Goldman Sachs, which has long prided itself on being one of the smartest operators on Wall Street, has apparently decided that the best way to defend itself against federal fraud charges is to plead incompetence. The firm is taking the position that it is not guilty of misleading investors in a 2007 issue of mortgage securities because it allegedly lost money – more than $90 million, it claims – on its own stake in the deal.
In fact, Goldman would have us believe that it took a bath in the overall mortgage security arena. This story line is a far cry from the one put forth a couple of years ago, when the firm was being celebrated for anticipating the collapse in the mortgage market and shielding itself – though not its clients. In a November 2007 front-page article headlined “Goldman Sachs Rakes in Profit in Credit Crisis,” the New York Times reported that the firm “continued to package risky mortgages to sell to investors” while it reduced its own holdings in such securities and bought “expensive insurance as protection against further losses.” In 2007 Goldman posted a profit of $11.6 billion (up from $9.5 billion the year before), and CEO Lloyd Blankfein took home $70 million in compensation (not counting another $45 million in value he realized upon the vesting of previously granted stock awards). Some bath.
Goldman is not the only one rewriting financial history. Many of the firm’s mainstream critics are talking as if it is unheard of for an investment bank to act contrary to the interests of its clients, as Goldman is accused of doing by failing to disclose that it allowed hedge fund operator John Paulson to choose a set of particularly toxic mortgage securities for Goldman to peddle while Paulson was betting heavily that those securities would tank.
In fact, the history of Wall Street is filled with examples in which investment houses sought to hoodwink investors. Rampant stock manipulation, conflicts of interest and other fraudulent practices exposed by the Pecora Commission prompted the regulatory reforms of the 1930s. Those reforms reduced but did not eliminate shady practices. The 1950s and early 1960s saw a series of scandals involving firms on the American Stock Exchange that in 1964 inspired Congress to impose stricter disclosure requirements for over-the-counter securities.
The corporate takeover frenzy of the 1980s brought with it a wave of insider trading scandals. The culprits in these cases involved not only independent speculators such as Ivan Boesky, but also executives at prominent investment houses, above all Michael Milken of Drexel Burnham. Also caught in the net was Robert Freeman, head of risk arbitrage at Goldman, who in 1989 pleaded guilty to criminal charges. When players such as Freeman and Milken traded on inside information, they were profiting at the expense of other investors, including their own clients, who were not privy to that information.
During the past decade, various major banks were accused of helping crooked companies deceive investors. For example, in 2004 Citigroup agreed to pay $2.7 billion to settle such charges brought in connection with WorldCom and later paid $1.7 billion to former Enron investors. In 2005 Goldman and three other banks paid $100 million to settle charges in connection with WorldCom.
In other words, the allegation that Goldman was acting contrary to the interest of its clients in the sale of synthetic collateralized debt obligations was hardly unprecedented.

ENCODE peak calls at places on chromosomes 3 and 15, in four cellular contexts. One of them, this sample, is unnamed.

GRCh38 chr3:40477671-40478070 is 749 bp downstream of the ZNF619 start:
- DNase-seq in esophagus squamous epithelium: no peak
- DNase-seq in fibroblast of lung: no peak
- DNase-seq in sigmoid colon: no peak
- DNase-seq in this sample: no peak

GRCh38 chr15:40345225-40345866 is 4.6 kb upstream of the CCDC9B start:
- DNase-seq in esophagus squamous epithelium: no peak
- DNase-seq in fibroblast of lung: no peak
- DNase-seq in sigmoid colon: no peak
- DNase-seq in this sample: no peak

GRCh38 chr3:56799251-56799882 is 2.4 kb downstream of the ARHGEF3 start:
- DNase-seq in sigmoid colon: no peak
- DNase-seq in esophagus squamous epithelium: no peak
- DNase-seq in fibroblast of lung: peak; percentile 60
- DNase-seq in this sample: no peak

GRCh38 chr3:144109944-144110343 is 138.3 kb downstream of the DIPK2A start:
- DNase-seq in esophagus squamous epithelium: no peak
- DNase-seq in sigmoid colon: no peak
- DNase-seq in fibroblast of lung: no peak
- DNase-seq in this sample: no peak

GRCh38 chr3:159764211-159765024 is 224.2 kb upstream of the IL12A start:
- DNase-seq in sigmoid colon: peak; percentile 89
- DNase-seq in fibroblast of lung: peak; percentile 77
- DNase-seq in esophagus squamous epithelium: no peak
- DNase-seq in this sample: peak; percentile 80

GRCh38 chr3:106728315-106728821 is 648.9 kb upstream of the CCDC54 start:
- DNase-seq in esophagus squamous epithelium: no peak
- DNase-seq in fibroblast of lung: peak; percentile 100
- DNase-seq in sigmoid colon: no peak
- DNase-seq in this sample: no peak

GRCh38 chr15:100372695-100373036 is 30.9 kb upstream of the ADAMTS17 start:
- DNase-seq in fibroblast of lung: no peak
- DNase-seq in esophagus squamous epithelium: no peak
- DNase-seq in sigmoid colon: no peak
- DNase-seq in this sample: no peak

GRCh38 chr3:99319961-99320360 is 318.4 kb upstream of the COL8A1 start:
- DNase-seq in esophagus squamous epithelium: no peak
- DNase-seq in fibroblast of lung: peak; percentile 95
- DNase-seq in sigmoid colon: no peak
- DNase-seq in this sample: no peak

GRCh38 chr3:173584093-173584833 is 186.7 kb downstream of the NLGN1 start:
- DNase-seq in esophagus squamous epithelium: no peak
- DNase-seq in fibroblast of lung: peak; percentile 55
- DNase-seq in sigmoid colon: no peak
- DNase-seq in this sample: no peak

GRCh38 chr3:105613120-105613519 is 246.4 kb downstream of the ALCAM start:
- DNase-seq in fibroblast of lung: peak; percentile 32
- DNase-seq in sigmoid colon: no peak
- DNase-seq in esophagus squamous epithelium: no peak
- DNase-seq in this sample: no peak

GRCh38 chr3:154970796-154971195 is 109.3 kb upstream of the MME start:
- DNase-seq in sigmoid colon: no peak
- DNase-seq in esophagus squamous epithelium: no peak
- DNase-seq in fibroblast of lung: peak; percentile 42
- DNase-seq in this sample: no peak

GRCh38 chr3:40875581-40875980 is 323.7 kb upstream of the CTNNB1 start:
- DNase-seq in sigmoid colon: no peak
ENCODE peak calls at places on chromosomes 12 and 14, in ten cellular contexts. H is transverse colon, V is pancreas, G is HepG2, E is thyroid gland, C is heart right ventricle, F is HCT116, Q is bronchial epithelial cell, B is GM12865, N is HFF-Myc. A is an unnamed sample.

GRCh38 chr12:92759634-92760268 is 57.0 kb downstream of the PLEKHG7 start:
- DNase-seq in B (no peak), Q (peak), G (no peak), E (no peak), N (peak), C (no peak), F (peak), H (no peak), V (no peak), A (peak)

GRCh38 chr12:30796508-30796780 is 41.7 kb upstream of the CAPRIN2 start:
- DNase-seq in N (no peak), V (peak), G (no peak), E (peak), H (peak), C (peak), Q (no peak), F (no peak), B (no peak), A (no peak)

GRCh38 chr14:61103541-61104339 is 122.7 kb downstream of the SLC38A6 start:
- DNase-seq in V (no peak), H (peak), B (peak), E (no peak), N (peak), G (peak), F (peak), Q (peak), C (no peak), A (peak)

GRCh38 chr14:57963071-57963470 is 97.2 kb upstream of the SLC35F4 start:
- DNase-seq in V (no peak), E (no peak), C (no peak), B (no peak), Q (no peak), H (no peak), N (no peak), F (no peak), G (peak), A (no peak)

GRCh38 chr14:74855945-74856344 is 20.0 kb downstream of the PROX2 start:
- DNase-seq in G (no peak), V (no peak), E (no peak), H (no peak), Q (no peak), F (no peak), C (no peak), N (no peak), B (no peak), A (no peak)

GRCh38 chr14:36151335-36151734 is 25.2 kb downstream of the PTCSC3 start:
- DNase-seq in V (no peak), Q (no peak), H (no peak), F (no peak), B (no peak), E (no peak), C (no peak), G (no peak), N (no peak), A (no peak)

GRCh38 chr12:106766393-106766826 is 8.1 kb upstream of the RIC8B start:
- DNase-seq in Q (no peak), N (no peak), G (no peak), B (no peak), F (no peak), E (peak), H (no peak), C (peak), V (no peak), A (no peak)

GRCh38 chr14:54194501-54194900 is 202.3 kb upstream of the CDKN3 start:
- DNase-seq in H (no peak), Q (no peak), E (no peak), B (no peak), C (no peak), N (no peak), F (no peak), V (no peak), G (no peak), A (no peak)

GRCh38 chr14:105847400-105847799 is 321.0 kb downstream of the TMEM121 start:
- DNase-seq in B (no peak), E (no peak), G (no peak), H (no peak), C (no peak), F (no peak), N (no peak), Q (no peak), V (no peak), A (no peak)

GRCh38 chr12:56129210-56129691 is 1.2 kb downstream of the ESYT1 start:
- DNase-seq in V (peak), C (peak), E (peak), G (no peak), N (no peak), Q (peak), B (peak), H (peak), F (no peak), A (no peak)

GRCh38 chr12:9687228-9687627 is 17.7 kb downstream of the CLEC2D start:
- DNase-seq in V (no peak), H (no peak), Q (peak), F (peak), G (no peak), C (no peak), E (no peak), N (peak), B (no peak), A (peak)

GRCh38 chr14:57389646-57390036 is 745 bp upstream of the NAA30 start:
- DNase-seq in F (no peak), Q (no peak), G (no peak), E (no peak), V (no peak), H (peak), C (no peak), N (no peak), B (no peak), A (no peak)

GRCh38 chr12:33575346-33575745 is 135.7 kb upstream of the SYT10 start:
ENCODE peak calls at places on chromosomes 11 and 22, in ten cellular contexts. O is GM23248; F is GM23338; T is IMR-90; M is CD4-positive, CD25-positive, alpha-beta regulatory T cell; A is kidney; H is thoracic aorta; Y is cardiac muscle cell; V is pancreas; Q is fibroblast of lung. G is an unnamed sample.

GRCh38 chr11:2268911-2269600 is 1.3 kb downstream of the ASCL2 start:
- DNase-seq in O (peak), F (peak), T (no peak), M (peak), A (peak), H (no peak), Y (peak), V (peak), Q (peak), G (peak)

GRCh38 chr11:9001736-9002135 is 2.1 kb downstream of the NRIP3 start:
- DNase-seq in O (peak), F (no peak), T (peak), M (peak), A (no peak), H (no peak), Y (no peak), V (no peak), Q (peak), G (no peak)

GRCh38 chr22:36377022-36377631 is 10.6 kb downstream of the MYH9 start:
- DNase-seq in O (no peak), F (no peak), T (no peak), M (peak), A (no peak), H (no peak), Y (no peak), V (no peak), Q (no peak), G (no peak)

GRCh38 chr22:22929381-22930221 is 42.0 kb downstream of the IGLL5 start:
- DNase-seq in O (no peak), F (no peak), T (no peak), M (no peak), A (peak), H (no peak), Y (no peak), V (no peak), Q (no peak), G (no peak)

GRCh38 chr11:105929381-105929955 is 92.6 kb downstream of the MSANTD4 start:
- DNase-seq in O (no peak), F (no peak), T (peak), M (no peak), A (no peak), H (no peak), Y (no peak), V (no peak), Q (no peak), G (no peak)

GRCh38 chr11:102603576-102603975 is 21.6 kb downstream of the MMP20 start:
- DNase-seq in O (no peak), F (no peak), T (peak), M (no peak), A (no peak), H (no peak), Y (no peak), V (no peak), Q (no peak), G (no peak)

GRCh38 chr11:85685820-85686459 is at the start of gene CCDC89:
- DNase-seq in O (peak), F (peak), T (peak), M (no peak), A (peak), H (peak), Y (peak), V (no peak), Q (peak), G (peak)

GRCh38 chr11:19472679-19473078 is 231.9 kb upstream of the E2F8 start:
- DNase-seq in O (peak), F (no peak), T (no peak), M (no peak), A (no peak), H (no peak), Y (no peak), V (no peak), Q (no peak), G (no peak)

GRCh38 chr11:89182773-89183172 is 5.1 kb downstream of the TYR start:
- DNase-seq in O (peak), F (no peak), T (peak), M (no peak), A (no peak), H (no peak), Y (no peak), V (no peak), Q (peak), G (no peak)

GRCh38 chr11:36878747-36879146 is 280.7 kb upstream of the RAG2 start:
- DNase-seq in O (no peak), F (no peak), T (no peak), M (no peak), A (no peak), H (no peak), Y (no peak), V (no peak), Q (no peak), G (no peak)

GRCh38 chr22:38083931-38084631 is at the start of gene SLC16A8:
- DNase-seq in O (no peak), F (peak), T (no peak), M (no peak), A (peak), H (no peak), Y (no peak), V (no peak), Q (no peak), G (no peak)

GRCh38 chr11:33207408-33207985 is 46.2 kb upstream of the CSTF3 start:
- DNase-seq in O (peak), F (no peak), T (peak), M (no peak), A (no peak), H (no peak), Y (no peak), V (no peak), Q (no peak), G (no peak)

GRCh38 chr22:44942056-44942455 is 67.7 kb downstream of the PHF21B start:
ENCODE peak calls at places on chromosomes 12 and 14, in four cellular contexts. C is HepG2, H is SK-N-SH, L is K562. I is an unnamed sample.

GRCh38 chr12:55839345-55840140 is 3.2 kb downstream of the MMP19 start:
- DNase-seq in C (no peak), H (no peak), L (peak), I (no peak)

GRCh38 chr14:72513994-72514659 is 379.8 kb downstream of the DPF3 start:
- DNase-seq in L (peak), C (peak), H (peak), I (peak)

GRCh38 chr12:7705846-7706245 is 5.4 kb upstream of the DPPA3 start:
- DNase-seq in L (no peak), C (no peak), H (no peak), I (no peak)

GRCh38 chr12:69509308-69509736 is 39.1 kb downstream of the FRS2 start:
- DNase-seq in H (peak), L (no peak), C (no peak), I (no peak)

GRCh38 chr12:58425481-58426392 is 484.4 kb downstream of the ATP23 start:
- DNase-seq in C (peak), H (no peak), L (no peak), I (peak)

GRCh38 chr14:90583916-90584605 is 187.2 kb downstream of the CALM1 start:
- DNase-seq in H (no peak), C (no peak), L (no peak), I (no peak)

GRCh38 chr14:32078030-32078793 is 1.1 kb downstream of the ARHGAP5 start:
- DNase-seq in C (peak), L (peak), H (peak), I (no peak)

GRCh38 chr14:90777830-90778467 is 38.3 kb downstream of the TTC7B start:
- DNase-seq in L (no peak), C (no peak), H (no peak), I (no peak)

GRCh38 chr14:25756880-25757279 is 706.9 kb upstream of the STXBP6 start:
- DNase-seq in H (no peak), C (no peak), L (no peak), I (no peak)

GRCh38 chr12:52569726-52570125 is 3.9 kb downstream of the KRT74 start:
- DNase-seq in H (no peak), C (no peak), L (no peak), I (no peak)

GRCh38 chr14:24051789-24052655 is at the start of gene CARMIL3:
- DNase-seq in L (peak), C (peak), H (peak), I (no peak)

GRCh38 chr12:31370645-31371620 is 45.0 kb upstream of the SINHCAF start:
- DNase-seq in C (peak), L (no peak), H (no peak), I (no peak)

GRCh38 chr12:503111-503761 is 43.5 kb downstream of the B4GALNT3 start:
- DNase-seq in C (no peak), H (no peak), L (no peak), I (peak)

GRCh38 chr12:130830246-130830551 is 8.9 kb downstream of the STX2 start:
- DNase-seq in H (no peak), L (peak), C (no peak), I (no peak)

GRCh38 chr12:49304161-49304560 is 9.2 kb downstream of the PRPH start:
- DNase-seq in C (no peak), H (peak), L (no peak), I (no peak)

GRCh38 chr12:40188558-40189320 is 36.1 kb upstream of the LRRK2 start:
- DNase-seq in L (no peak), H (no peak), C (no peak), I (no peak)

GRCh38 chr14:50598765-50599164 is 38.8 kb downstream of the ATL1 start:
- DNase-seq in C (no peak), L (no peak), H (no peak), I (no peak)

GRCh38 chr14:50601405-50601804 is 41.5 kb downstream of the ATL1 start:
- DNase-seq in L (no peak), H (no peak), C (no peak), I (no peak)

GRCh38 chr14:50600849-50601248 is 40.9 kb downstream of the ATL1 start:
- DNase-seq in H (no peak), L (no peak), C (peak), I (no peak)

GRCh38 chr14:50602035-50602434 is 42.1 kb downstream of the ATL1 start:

What’s not getting much attention during the current scandal is that in late 2007 Goldman had found another way to profit by exploiting its clients, though in this case the clients were not investors but homeowners.
Goldman quietly purchased a company called Litton Loan Servicing, a leading player in the business of servicing subprime (and frequently predatory) home mortgages. “Servicing” in this case means collecting payments from homeowners who frequently fall behind in payments and are at risk of foreclosure. As I wrote in 2008, Litton is “a type of collection agency dealing with those in the most vulnerable and desperate financial circumstances.” At the end of 2009, Litton was the 4th largest subprime servicer, with a portfolio of some $52 billion (National Mortgage News 4/5/2010).
Litton has frequently been charged with engaging in abusive practices, including the imposition of onerous late fees that allegedly violate the Real Estate Settlement Procedures Act. It has also been accused of being overly aggressive in pushing homeowners into foreclosure when they can’t make their payments.
Many of these complaints have ended up in court. According to the Justia database, Litton has been sued more than 300 times in federal court since the beginning of 2007. That year a federal judge in California granted class-action status to a group of plaintiffs, but the court later limited the scope of the potential damages, resulting in a settlement in which Litton agreed to pay out $500,000.
Meanwhile, individual lawsuits continue to be filed. Many of the more recent ones involve disputes over loan modifications. Complaints in this area persist even though Litton is participating in the Obama Administration’s Home Affordable Modification Program and is thus eligible for incentive payments through an extension of the Toxic Assets Relief Program.
There seems to be no end to the ways that Goldman manages to make money from toxic assets. On Wall Street, as in Las Vegas, the house always wins.
BONUS FEATURE: Federal regulation of business leaves a lot to be desired, but it is worth knowing where to find information on those enforcement activities that are occurring. The Dirt Diggers Digest can help with our new Enforcement page, which has links to online enforcement data from a wide range of federal agencies. The page also includes links to inspection data, product recall announcements and lists of companies debarred from doing business with the federal government.